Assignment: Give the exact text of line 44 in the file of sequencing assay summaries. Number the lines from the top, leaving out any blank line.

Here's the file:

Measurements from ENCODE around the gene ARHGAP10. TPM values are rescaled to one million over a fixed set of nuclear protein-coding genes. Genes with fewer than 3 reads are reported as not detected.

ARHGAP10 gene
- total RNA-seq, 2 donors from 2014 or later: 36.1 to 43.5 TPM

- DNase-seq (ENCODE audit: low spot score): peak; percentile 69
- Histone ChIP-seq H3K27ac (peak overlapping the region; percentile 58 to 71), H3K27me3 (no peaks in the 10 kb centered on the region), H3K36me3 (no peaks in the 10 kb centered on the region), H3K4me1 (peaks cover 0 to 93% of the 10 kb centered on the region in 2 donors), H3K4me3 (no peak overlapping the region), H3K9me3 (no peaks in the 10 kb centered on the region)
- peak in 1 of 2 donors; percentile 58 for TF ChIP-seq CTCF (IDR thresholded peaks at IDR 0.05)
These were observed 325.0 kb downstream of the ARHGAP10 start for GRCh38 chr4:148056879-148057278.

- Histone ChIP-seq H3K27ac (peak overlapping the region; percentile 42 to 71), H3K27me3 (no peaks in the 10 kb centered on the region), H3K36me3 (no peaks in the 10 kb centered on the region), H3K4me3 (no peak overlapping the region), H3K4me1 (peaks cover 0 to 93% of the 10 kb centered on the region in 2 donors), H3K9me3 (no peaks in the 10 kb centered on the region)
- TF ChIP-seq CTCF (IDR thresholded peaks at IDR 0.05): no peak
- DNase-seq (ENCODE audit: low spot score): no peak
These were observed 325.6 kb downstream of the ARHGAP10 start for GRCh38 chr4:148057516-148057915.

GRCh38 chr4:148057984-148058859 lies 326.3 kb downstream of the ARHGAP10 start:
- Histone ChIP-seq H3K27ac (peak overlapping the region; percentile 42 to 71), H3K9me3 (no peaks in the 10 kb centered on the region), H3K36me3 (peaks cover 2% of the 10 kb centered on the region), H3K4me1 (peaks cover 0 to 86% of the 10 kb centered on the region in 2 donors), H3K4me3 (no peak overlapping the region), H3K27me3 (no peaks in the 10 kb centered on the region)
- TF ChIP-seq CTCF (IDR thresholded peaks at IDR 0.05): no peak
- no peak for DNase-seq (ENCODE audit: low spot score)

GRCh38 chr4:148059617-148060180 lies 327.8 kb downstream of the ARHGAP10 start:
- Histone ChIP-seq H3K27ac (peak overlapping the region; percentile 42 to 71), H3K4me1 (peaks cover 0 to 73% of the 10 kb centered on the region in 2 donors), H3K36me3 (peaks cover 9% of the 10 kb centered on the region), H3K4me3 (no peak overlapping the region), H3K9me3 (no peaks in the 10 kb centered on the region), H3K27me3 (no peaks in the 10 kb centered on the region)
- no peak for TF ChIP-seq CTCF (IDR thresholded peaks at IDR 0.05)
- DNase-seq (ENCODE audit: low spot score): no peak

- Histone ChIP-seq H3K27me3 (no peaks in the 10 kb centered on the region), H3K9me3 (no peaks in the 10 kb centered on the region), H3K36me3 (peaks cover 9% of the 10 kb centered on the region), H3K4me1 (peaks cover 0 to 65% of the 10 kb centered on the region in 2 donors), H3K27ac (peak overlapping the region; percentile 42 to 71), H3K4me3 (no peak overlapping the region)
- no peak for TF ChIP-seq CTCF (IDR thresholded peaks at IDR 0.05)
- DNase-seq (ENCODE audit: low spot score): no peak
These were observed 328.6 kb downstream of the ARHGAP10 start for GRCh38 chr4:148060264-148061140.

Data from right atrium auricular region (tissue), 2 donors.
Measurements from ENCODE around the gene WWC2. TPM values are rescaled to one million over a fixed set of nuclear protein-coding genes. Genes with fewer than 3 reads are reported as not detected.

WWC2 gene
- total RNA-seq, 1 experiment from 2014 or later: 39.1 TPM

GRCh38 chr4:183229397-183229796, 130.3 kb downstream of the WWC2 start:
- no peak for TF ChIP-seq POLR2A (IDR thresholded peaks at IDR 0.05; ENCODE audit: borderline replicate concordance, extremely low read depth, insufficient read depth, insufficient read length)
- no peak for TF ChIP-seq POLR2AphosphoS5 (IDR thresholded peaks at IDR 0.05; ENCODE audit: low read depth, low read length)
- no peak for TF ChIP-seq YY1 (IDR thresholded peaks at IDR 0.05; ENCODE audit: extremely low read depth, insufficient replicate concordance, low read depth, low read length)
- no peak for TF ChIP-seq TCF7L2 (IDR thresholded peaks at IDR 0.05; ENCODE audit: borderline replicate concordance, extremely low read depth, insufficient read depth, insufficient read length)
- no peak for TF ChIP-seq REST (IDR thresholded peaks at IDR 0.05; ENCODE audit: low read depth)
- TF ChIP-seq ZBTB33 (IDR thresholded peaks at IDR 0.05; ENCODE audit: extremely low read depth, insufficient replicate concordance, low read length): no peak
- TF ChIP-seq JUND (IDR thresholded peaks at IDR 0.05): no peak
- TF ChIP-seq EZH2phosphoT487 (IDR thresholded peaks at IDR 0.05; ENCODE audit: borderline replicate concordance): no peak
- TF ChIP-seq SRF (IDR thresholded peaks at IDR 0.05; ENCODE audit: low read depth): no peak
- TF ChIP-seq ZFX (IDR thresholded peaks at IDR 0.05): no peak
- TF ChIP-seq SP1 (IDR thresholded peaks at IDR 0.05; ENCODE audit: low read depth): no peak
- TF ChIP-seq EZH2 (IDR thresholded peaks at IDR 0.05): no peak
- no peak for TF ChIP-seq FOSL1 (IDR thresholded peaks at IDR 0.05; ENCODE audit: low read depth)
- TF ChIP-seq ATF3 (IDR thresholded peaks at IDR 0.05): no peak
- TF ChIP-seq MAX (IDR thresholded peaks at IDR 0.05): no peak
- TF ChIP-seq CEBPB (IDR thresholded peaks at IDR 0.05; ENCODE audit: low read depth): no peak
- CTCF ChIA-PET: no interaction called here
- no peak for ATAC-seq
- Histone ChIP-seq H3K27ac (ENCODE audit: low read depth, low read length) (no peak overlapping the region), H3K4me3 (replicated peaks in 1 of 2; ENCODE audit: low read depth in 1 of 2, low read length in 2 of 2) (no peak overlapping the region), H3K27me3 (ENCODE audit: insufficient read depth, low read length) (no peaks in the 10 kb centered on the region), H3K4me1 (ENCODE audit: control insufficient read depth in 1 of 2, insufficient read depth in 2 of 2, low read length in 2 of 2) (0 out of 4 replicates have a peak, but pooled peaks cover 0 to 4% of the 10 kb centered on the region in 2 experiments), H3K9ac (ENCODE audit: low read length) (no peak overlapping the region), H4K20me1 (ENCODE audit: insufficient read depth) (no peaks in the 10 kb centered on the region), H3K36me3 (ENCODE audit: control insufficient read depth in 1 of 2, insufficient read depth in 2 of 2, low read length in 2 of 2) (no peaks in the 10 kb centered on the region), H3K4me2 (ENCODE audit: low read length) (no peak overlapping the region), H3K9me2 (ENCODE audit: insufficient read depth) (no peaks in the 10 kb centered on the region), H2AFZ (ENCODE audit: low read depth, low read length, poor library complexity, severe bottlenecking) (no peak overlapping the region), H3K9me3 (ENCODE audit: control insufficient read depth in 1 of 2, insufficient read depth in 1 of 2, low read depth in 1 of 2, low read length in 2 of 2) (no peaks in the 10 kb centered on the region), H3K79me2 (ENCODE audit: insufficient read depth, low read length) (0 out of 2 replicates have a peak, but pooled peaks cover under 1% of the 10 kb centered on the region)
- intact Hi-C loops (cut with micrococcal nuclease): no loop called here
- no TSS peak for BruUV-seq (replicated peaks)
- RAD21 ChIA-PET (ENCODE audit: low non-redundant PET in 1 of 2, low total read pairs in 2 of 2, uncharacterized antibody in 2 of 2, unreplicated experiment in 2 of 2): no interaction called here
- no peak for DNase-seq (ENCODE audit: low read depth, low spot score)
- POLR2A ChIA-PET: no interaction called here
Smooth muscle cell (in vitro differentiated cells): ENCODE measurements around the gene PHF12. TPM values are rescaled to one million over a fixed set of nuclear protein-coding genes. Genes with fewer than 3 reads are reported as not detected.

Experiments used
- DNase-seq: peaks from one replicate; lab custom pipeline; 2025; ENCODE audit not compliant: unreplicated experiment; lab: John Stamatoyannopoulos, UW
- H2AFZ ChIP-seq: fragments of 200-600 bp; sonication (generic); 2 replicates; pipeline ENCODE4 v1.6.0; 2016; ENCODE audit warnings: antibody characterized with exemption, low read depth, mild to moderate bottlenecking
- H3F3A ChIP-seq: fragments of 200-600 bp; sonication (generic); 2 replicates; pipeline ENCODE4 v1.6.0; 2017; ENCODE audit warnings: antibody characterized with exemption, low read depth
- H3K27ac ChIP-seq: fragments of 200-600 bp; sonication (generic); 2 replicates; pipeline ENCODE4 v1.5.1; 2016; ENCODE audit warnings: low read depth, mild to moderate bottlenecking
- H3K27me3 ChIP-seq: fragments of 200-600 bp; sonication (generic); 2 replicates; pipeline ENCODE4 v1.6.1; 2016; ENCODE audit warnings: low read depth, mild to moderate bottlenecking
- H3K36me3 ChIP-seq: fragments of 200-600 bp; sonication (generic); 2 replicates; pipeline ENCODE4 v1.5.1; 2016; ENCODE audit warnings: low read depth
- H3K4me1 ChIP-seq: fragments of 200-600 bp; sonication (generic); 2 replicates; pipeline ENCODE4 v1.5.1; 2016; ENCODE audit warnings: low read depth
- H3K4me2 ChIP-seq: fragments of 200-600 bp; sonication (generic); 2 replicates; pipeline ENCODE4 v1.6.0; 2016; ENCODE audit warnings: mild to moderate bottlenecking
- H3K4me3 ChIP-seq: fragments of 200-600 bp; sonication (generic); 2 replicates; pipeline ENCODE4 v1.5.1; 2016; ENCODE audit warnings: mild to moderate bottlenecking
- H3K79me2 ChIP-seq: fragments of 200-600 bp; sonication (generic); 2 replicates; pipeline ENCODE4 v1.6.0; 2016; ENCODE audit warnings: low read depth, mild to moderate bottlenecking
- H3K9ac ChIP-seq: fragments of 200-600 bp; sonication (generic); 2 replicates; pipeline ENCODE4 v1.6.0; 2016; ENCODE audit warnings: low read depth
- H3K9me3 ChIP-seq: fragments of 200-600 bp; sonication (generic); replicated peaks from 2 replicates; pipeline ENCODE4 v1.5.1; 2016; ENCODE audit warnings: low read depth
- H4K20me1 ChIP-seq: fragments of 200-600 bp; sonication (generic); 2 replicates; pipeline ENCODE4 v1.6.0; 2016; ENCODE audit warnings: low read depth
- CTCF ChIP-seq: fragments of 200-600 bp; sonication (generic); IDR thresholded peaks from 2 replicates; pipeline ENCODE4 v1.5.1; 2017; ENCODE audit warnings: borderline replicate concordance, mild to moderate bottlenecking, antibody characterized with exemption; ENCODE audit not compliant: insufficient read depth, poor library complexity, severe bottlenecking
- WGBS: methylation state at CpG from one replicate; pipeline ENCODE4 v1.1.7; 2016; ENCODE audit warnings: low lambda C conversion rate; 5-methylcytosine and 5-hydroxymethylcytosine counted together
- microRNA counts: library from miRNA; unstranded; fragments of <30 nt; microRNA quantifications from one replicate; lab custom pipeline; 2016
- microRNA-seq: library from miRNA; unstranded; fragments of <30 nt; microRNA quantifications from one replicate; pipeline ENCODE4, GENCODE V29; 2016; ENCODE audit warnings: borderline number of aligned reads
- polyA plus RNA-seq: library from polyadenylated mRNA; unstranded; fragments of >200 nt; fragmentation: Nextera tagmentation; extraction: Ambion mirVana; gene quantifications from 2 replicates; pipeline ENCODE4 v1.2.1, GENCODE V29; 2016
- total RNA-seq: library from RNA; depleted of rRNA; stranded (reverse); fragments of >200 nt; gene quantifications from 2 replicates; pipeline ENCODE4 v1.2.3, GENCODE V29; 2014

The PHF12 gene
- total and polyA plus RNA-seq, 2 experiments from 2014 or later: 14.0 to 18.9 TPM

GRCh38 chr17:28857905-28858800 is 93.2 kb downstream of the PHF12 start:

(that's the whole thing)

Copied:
- TF ChIP-seq CEBPB (IDR thresholded peaks at IDR 0.05; ENCODE audit: low read depth): no peak